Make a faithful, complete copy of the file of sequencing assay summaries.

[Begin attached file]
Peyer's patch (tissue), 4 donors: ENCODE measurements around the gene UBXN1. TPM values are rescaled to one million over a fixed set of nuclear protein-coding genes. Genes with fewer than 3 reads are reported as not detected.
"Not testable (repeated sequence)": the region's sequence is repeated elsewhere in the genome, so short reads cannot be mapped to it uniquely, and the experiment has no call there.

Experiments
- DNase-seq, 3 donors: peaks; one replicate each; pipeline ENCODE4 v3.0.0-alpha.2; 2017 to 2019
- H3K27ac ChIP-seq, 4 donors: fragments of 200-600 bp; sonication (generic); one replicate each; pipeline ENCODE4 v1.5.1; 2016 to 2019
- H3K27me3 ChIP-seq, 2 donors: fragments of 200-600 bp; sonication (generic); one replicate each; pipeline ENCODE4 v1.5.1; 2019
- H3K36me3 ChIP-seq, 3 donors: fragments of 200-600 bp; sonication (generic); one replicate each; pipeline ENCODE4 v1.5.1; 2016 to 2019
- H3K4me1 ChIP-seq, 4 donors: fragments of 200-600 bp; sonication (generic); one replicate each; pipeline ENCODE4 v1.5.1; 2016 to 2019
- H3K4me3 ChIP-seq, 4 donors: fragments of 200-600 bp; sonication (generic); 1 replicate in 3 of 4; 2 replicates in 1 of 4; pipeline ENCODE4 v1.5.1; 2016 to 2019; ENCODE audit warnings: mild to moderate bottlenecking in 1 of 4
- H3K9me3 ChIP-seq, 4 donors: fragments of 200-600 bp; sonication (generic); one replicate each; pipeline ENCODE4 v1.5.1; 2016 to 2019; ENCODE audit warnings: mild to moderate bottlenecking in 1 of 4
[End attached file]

Peyer's patch (tissue), 4 donors: ENCODE measurements around the gene UBXN1. TPM values are rescaled to one million over a fixed set of nuclear protein-coding genes. Genes with fewer than 3 reads are reported as not detected.
"Not testable (repeated sequence)": the region's sequence is repeated elsewhere in the genome, so short reads cannot be mapped to it uniquely, and the experiment has no call there.

Experiments
- DNase-seq, 3 donors: peaks; one replicate each; pipeline ENCODE4 v3.0.0-alpha.2; 2017 to 2019
- H3K27ac ChIP-seq, 4 donors: fragments of 200-600 bp; sonication (generic); one replicate each; pipeline ENCODE4 v1.5.1; 2016 to 2019
- H3K27me3 ChIP-seq, 2 donors: fragments of 200-600 bp; sonication (generic); one replicate each; pipeline ENCODE4 v1.5.1; 2019
- H3K36me3 ChIP-seq, 3 donors: fragments of 200-600 bp; sonication (generic); one replicate each; pipeline ENCODE4 v1.5.1; 2016 to 2019
- H3K4me1 ChIP-seq, 4 donors: fragments of 200-600 bp; sonication (generic); one replicate each; pipeline ENCODE4 v1.5.1; 2016 to 2019
- H3K4me3 ChIP-seq, 4 donors: fragments of 200-600 bp; sonication (generic); 1 replicate in 3 of 4; 2 replicates in 1 of 4; pipeline ENCODE4 v1.5.1; 2016 to 2019; ENCODE audit warnings: mild to moderate bottlenecking in 1 of 4
- H3K9me3 ChIP-seq, 4 donors: fragments of 200-600 bp; sonication (generic); one replicate each; pipeline ENCODE4 v1.5.1; 2016 to 2019; ENCODE audit warnings: mild to moderate bottlenecking in 1 of 4